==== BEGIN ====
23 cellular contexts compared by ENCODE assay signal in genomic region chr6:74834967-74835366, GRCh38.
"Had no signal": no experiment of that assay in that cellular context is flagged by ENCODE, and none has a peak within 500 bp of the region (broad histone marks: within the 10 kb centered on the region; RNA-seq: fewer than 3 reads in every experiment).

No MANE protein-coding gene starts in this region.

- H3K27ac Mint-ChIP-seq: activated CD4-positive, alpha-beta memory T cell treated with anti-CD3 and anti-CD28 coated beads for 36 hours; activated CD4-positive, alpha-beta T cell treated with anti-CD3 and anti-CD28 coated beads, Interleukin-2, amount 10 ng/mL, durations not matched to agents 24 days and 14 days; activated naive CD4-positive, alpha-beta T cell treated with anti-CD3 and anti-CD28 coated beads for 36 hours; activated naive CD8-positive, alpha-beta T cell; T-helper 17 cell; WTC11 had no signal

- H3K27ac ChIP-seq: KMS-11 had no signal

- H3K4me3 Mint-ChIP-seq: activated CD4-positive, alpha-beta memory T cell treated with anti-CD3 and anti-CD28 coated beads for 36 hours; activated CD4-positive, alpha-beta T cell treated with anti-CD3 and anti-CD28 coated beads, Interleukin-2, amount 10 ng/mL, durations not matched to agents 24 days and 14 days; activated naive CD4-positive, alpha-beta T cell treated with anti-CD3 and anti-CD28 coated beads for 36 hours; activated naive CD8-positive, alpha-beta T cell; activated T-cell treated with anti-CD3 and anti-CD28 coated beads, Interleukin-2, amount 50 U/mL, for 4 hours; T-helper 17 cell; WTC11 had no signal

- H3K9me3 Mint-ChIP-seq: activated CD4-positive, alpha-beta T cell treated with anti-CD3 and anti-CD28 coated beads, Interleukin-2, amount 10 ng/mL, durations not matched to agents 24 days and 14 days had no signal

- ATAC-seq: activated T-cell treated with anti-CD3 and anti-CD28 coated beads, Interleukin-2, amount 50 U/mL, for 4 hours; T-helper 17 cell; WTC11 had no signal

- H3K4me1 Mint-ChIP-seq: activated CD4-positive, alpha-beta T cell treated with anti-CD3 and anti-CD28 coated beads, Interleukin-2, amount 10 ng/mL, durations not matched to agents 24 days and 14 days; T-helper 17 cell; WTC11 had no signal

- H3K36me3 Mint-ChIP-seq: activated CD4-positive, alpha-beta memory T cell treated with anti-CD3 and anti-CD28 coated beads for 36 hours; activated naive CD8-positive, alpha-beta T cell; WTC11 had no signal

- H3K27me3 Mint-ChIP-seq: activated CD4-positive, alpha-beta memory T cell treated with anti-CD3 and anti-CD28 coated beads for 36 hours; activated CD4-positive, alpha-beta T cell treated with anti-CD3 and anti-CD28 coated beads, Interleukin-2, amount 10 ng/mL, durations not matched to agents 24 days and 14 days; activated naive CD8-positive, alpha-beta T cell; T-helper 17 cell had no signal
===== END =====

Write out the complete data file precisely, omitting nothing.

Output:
23 cellular contexts compared by ENCODE assay signal in genomic region chr6:74834967-74835366, GRCh38.
"Had no signal": no experiment of that assay in that cellular context is flagged by ENCODE, and none has a peak within 500 bp of the region (broad histone marks: within the 10 kb centered on the region; RNA-seq: fewer than 3 reads in every experiment).

No MANE protein-coding gene starts in this region.

- H3K27ac Mint-ChIP-seq: activated CD4-positive, alpha-beta memory T cell treated with anti-CD3 and anti-CD28 coated beads for 36 hours; activated CD4-positive, alpha-beta T cell treated with anti-CD3 and anti-CD28 coated beads, Interleukin-2, amount 10 ng/mL, durations not matched to agents 24 days and 14 days; activated naive CD4-positive, alpha-beta T cell treated with anti-CD3 and anti-CD28 coated beads for 36 hours; activated naive CD8-positive, alpha-beta T cell; T-helper 17 cell; WTC11 had no signal

- H3K27ac ChIP-seq: KMS-11 had no signal

- H3K4me3 Mint-ChIP-seq: activated CD4-positive, alpha-beta memory T cell treated with anti-CD3 and anti-CD28 coated beads for 36 hours; activated CD4-positive, alpha-beta T cell treated with anti-CD3 and anti-CD28 coated beads, Interleukin-2, amount 10 ng/mL, durations not matched to agents 24 days and 14 days; activated naive CD4-positive, alpha-beta T cell treated with anti-CD3 and anti-CD28 coated beads for 36 hours; activated naive CD8-positive, alpha-beta T cell; activated T-cell treated with anti-CD3 and anti-CD28 coated beads, Interleukin-2, amount 50 U/mL, for 4 hours; T-helper 17 cell; WTC11 had no signal

- H3K9me3 Mint-ChIP-seq: activated CD4-positive, alpha-beta T cell treated with anti-CD3 and anti-CD28 coated beads, Interleukin-2, amount 10 ng/mL, durations not matched to agents 24 days and 14 days had no signal

- ATAC-seq: activated T-cell treated with anti-CD3 and anti-CD28 coated beads, Interleukin-2, amount 50 U/mL, for 4 hours; T-helper 17 cell; WTC11 had no signal

- H3K4me1 Mint-ChIP-seq: activated CD4-positive, alpha-beta T cell treated with anti-CD3 and anti-CD28 coated beads, Interleukin-2, amount 10 ng/mL, durations not matched to agents 24 days and 14 days; T-helper 17 cell; WTC11 had no signal

- H3K36me3 Mint-ChIP-seq: activated CD4-positive, alpha-beta memory T cell treated with anti-CD3 and anti-CD28 coated beads for 36 hours; activated naive CD8-positive, alpha-beta T cell; WTC11 had no signal

- H3K27me3 Mint-ChIP-seq: activated CD4-positive, alpha-beta memory T cell treated with anti-CD3 and anti-CD28 coated beads for 36 hours; activated CD4-positive, alpha-beta T cell treated with anti-CD3 and anti-CD28 coated beads, Interleukin-2, amount 10 ng/mL, durations not matched to agents 24 days and 14 days; activated naive CD8-positive, alpha-beta T cell; T-helper 17 cell had no signal